12.6.17 — Be Careful What You Wish for

Even great architects have to get things built. If there is one lesson in the hundreds of unbuilt projects in the Frank Lloyd Wright archives at MoMA, it is this.

Then again, some things should never come to be. “Never Built New York” presents an imagined city and a torrent of ideas, at the Queens Museum through February 18. Buckminster Fuller's Dome over Manhattan (Stanford University Libraries/R. Buckminster Fuller estate, 1960)I felt its pleasures and its regrets, but also one huge sigh of relief. In fact, Wright preferred open space, too—and I have added this to an earlier report on the Wright archives as a longer review and my latest upload.

Almost any architect you can name had a shot at New York City and a share in its disappointments. And almost every urban landmark became the target for a makeover, even Central Park. Frank Gehry finally made it into town with his bulging IAC headquarter in Chelsea and twisting tower near the Brooklyn Bridge, but not with a Guggenheim Museum by the East River—and Diller Scofidio + Renfro with the High Line, but not Eyebeam, the arts nonprofit, in the shape of an ascending folded ribbon. Michael Graves had his postmodern moment in the sun, but not with an annex to the Whitney Museum (today the Met Breuer). Marcel Breuer himself proposed a sports center in Queens. Left to their devices, I. M. Pei would have plopped a “hyperboloid” down on Grand Central Station and Wright a party-colored fantasy on Ellis Island.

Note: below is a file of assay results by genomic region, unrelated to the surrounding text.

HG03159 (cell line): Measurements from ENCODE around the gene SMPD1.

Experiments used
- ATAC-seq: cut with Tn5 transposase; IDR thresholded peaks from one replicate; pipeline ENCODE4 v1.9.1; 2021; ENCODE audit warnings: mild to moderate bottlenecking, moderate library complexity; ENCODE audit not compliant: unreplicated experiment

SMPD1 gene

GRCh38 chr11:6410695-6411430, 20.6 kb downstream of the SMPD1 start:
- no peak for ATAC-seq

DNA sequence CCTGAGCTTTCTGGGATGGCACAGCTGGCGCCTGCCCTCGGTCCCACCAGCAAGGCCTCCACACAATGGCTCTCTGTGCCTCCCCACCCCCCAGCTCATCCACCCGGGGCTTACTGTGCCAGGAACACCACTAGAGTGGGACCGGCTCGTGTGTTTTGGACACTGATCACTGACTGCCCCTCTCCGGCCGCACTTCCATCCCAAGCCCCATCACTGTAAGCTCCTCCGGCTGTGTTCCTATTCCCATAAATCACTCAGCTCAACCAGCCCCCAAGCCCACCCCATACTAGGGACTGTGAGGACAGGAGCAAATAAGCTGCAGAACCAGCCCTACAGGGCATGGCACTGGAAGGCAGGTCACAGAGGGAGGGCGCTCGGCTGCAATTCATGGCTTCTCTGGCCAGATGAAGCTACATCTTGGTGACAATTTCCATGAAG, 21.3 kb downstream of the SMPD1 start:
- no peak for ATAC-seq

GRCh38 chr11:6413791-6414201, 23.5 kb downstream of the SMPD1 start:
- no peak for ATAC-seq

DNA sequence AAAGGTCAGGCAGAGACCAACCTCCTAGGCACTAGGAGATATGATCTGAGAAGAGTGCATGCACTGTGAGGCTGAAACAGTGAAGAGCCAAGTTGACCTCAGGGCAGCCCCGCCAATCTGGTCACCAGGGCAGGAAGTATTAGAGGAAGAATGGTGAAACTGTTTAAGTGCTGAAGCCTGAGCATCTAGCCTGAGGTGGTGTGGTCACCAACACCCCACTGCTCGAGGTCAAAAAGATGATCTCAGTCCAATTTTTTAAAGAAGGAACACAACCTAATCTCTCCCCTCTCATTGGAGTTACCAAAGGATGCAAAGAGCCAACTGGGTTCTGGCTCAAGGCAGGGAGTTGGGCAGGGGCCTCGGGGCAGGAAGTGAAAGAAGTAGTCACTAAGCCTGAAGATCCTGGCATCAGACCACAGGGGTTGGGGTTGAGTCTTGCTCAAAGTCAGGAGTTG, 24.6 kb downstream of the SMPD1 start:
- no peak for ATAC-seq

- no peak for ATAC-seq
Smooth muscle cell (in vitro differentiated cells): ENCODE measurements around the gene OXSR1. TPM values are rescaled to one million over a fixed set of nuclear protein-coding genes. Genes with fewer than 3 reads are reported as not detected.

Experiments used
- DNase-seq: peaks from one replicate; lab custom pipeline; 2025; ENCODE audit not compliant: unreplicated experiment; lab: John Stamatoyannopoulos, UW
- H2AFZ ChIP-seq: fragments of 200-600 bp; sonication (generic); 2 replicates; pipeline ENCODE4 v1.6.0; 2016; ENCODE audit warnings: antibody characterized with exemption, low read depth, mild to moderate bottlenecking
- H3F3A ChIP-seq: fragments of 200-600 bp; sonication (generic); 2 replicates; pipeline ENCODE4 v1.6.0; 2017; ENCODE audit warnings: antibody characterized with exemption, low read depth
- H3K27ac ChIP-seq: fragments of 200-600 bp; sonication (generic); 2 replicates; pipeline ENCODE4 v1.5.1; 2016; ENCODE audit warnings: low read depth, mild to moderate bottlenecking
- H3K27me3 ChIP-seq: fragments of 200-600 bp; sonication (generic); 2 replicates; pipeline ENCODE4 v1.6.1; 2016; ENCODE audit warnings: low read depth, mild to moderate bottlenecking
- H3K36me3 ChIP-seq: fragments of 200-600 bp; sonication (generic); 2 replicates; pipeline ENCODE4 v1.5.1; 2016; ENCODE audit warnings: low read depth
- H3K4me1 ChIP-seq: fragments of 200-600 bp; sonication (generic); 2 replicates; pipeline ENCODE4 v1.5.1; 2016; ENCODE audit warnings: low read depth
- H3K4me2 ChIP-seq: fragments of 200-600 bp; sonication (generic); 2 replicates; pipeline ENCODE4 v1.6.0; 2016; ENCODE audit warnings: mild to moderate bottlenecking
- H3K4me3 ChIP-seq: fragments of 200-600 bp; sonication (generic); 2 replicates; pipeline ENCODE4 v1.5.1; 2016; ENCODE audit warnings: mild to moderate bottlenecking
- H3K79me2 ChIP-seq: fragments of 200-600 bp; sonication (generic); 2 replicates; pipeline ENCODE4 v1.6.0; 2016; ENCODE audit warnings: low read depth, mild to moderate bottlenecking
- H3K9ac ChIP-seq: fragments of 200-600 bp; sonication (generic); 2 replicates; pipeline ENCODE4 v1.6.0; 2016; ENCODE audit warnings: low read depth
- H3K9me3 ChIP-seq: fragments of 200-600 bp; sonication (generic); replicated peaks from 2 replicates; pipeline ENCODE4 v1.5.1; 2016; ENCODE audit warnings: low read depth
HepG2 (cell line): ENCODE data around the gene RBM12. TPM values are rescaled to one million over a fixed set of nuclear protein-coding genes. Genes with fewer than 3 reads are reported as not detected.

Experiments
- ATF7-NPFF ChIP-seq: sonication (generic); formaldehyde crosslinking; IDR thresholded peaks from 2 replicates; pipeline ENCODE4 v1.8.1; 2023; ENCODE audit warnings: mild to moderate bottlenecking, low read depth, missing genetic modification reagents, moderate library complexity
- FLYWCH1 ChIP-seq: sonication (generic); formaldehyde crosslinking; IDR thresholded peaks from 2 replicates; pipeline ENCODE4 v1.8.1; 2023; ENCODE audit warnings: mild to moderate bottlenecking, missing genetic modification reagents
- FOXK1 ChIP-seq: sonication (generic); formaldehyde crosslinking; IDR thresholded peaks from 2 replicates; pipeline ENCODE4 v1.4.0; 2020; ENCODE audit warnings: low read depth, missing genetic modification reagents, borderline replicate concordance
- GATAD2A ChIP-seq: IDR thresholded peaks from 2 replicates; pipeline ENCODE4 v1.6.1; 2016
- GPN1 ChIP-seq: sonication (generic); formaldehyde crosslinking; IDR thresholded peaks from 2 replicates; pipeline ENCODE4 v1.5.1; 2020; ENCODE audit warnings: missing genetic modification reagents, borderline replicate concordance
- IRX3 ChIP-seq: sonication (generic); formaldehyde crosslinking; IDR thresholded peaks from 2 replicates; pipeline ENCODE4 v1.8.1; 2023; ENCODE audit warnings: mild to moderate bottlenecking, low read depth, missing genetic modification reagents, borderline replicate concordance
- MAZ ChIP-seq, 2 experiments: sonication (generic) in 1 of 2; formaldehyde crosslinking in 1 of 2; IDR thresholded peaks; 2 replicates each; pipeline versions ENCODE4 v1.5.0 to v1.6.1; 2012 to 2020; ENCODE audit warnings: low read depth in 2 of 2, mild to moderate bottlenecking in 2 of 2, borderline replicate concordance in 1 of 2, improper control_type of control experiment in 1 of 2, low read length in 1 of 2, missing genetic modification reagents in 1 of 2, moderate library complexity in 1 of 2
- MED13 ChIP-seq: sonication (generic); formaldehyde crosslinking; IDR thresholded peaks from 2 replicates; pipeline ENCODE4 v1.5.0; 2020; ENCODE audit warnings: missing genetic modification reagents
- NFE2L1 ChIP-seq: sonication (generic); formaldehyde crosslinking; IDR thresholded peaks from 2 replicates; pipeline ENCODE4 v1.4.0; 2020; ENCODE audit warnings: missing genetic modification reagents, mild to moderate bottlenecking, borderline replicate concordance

Real estate being what it is, Manhattan gets most of the attention, although Norman Bel Geddes had a plan to keep the Dodgers in Brooklyn. If the outer boroughs fare poorly, public transit fares worse—unless you count bridges to New Jersey, a gondola by Sergio Calatrava, and yet another soul-crushing highway or two from Robert Moses. Luxury is the word of the day, although Isamu Noguchi and Louis I. Kahn designed a playground, and Buckminster Fuller hoped for apartments in Harlem. Why would they have resembled nuclear power plants? Why, for that matter, would anyone want to cover Manhattan with a glass dome? I hesitate to say, but futurism for Fuller has a mind of its own.

The curators, Sam Lubell and Greg Goldin, are not saying either. And the exhibition design by Christian Wassmann makes things more puzzling still. A room follows plans north from the foot of Manhattan, but with only a handout to determine which is which. I promise that you will fail. The same handout applies to forty models in white, inserted into the great scale model of New York left over (and occasionally updated) from the 1964 World’s Fair. They literally shine.

The largest section sticks to plans for Flushing Meadow, including a glass entrance for the Queens Museum itself. Wallace K. Harrison proposed to place the United Nations there, and SHoP architects thought up a sports complex as recently as 2013. Still, almost everything here amounts to pavilions for the fair, which would have vanished in a few months even had they come about. One unbuilt pavilion, by Eliot Noyes, becomes the show’s centerpiece, recreated as a “bouncy-castle”—or, in plain English, an inflatable gray balloon. Why? For all the unbuilt city, the museum wants to be the star of the show.

Maybe Queens gets the last word for good reason: modern architecture had mixed feelings about urban density. Moses wanted to recreate New York as automobile country, with his expressways and housing projects utterly apart from the grid. And Frank Lloyd Wright wanted to make it over as the image of America. Queens never once mentions Wright’s towers—or his Broadacre City. First presented in 1932, it would have spanned four square miles, with everything from farm units to a factory. Fortunately the new Wallach Art Gallery of Columbia University tackles “Frank Lloyd Wright, Harlem, and Modern Housing,” through December 17.